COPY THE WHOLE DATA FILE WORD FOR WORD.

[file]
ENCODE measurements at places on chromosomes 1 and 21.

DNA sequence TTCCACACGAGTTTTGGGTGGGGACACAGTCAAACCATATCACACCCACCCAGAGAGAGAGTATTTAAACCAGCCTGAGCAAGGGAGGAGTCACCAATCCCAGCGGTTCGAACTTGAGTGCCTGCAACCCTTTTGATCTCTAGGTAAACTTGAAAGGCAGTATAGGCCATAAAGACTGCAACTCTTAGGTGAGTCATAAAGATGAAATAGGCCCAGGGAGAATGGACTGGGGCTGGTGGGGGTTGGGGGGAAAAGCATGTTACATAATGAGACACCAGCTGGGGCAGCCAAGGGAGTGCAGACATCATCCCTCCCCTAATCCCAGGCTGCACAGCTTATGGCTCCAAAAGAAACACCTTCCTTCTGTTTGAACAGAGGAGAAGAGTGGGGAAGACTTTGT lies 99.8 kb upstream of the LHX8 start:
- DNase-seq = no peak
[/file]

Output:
ENCODE measurements at places on chromosomes 1 and 21.

DNA sequence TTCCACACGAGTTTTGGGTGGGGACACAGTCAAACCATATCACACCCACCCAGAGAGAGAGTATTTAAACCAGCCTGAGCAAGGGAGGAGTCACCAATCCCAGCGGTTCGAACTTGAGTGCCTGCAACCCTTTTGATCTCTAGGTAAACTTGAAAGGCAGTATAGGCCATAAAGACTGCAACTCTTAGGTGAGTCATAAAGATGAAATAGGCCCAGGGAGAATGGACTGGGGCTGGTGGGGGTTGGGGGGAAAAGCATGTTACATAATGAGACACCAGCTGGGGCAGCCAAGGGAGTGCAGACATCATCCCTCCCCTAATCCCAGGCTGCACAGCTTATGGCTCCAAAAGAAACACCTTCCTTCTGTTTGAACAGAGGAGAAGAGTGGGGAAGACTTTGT lies 99.8 kb upstream of the LHX8 start:
- DNase-seq = no peak